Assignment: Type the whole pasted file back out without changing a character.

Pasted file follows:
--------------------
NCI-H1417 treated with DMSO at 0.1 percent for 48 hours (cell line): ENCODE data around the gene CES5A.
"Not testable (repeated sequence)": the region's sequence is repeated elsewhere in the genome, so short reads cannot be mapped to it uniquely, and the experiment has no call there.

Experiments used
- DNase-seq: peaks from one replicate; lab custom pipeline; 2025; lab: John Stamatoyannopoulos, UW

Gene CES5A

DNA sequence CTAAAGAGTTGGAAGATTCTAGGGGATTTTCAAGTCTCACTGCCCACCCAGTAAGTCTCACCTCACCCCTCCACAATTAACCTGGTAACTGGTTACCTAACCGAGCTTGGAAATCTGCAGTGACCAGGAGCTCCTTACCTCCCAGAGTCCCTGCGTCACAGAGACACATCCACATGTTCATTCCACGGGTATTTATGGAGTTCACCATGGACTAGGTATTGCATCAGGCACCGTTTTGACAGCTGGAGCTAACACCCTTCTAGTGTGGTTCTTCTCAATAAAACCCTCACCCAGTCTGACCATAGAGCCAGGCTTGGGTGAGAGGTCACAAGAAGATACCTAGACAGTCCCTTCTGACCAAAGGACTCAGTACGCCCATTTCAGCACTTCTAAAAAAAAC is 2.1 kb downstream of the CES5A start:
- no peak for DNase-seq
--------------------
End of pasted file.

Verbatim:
NCI-H1417 treated with DMSO at 0.1 percent for 48 hours (cell line): ENCODE data around the gene CES5A.
"Not testable (repeated sequence)": the region's sequence is repeated elsewhere in the genome, so short reads cannot be mapped to it uniquely, and the experiment has no call there.

Experiments used
- DNase-seq: peaks from one replicate; lab custom pipeline; 2025; lab: John Stamatoyannopoulos, UW

Gene CES5A

DNA sequence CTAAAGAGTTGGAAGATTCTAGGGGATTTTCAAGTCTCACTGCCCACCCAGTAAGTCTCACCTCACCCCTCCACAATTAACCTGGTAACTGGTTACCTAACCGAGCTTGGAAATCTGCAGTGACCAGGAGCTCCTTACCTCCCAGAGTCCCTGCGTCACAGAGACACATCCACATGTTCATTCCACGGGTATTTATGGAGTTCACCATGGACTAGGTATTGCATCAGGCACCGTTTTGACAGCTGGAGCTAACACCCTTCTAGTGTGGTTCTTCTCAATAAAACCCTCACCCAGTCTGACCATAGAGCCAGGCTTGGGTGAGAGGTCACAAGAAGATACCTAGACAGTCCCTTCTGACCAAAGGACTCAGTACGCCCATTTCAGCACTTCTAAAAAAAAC is 2.1 kb downstream of the CES5A start:
- no peak for DNase-seq